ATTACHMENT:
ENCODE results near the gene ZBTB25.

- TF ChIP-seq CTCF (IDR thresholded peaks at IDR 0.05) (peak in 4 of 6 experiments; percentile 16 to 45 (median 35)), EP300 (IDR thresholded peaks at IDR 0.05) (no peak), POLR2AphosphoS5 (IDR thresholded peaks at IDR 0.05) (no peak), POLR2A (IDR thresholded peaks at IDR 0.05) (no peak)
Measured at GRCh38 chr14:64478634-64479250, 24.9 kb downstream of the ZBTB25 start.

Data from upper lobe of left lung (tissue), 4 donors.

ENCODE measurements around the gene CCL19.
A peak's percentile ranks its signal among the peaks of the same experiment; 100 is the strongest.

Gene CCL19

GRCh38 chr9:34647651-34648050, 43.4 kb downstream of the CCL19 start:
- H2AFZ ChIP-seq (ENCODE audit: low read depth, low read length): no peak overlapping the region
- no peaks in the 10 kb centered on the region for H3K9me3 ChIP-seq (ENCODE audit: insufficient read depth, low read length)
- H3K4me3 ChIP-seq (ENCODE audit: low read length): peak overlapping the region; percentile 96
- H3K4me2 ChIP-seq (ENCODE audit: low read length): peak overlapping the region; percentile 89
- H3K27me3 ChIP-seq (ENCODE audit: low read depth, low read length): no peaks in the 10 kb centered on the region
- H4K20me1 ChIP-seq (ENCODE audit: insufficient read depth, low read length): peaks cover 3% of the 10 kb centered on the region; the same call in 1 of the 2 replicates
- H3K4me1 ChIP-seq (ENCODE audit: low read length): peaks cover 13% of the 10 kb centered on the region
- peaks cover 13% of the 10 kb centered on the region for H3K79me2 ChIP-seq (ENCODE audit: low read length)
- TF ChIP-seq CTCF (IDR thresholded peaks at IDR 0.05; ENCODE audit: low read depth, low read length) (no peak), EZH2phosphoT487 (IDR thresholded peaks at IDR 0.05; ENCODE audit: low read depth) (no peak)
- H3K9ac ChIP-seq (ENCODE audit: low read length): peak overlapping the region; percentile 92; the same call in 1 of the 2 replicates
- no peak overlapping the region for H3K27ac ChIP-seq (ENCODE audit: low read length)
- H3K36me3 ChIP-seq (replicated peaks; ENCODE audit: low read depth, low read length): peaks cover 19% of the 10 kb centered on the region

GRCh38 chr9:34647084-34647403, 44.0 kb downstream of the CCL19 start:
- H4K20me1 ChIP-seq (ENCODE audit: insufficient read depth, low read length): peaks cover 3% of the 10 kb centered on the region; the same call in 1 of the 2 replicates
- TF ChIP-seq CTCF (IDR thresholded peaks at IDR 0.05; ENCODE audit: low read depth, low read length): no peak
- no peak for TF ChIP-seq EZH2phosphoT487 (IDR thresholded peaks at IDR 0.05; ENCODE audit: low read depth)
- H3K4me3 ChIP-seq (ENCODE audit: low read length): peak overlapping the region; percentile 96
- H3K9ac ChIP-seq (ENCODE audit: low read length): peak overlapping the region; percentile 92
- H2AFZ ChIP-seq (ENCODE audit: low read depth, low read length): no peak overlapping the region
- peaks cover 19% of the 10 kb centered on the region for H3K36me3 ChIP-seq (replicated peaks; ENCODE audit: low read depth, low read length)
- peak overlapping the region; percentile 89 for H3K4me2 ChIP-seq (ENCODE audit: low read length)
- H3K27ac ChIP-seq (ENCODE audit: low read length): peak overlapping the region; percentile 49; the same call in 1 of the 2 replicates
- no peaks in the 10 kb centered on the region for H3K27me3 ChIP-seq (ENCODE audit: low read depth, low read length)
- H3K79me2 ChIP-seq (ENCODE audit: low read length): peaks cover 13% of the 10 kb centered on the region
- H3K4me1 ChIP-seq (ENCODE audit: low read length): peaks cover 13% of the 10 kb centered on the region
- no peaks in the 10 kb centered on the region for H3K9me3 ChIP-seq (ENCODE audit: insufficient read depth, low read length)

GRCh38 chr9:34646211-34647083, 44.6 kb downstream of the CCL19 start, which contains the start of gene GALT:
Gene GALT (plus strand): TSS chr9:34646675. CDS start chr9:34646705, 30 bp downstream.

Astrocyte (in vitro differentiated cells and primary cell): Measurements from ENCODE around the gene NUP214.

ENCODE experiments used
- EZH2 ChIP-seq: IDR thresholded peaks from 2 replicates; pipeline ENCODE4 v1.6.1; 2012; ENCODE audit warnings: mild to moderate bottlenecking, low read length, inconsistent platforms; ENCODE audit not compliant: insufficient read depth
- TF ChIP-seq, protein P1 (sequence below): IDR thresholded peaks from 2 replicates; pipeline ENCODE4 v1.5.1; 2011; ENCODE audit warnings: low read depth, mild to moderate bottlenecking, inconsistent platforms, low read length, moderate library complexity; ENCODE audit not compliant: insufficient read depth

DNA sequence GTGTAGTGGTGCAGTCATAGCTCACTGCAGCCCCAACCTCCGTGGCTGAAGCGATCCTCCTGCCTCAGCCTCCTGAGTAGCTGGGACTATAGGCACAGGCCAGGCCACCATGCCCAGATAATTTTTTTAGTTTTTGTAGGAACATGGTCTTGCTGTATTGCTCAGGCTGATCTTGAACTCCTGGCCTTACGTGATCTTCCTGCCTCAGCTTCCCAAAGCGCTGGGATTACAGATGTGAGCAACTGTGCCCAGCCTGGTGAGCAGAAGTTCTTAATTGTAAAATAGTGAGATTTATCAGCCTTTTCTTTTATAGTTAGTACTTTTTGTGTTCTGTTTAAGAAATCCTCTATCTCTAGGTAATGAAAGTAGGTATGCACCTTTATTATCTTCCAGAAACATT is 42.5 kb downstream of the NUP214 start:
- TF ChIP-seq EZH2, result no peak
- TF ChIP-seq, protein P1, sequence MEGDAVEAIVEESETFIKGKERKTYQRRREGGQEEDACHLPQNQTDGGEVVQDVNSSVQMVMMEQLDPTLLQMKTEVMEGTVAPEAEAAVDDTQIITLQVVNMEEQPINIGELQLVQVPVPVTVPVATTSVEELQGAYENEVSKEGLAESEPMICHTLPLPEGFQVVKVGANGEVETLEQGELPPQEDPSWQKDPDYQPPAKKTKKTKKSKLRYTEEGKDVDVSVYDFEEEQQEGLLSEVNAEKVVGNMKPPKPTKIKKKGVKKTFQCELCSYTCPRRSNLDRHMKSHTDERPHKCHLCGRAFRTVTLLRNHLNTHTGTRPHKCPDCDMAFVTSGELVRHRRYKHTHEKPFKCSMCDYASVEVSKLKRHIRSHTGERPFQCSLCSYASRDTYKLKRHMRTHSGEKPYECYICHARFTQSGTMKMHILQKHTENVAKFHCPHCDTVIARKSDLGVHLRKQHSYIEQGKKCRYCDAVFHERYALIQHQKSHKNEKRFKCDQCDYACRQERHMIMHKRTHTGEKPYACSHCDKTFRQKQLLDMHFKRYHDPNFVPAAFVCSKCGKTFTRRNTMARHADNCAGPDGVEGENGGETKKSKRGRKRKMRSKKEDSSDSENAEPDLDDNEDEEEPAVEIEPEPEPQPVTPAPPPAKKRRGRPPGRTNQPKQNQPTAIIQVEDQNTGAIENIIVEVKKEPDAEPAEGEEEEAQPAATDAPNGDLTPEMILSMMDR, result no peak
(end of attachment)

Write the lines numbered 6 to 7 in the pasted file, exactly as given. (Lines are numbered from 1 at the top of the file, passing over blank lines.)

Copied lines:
A peak's percentile ranks its signal among the peaks of the same experiment; 100 is the strongest.

Gene CCL19